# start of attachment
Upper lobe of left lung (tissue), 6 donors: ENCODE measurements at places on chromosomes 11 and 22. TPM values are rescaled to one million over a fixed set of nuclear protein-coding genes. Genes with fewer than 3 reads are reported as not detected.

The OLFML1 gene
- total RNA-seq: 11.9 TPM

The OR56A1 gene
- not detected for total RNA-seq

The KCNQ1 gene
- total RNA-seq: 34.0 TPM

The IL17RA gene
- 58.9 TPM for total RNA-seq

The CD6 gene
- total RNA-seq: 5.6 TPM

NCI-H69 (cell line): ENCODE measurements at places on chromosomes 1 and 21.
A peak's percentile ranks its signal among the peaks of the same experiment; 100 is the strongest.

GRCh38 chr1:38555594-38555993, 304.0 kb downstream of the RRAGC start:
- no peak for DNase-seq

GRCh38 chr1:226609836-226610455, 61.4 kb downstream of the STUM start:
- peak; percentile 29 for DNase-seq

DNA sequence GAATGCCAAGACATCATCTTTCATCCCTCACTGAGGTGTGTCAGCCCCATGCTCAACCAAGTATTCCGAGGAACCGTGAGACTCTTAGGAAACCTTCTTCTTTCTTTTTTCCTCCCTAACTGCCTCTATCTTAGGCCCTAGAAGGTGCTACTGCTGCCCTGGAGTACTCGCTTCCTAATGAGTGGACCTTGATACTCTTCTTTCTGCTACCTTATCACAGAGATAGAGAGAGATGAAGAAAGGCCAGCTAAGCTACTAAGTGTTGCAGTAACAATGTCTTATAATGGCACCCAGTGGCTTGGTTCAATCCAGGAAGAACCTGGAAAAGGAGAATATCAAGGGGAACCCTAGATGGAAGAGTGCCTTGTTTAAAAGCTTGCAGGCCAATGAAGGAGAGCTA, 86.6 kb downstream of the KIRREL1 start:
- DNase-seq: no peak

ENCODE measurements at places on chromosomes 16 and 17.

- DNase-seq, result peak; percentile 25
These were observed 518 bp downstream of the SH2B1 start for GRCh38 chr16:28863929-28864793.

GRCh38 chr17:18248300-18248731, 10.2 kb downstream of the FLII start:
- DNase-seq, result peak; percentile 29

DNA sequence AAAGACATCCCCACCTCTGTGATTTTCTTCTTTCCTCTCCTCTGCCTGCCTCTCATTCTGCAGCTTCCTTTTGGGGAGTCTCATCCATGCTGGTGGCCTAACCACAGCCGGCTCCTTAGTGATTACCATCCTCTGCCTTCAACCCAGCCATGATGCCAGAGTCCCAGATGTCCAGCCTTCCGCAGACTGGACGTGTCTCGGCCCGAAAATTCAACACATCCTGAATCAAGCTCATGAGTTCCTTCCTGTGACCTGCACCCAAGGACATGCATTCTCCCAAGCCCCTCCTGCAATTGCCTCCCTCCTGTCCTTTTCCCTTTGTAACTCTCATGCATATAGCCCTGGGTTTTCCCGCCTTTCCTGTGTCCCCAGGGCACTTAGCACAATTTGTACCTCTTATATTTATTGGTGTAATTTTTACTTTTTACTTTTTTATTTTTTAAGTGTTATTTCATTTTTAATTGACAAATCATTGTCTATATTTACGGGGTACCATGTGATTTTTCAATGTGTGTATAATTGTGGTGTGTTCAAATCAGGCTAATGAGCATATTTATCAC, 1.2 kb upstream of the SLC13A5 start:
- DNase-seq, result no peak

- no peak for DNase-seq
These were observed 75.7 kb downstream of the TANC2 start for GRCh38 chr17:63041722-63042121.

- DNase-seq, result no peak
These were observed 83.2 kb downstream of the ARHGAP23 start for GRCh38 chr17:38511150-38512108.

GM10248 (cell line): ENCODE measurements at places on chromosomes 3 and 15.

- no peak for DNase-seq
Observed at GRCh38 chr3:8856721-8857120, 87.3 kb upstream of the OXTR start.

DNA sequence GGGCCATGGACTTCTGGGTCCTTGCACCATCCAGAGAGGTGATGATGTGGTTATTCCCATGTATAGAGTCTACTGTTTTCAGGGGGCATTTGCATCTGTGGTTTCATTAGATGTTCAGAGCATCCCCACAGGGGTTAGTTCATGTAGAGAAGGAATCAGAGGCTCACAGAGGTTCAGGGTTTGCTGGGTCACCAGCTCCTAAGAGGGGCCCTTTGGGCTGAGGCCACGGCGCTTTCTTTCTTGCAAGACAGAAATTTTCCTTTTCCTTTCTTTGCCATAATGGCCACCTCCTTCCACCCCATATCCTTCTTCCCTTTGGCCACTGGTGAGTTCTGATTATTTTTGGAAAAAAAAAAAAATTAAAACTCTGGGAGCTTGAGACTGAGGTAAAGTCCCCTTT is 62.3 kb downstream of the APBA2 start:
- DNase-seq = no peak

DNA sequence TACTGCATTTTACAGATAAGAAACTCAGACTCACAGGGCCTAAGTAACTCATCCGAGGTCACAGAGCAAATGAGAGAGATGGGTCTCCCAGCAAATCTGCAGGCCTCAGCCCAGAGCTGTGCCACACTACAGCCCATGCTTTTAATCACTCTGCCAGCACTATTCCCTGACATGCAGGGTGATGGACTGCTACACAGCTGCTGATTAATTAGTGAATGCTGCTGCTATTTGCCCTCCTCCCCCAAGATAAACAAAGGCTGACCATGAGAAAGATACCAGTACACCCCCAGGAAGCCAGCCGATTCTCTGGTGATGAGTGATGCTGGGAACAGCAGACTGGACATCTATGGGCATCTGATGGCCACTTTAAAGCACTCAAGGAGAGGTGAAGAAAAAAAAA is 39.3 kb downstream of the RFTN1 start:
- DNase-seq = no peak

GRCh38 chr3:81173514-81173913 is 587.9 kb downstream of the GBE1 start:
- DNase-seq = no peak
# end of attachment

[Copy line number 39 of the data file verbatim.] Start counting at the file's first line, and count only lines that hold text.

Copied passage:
- DNase-seq = no peak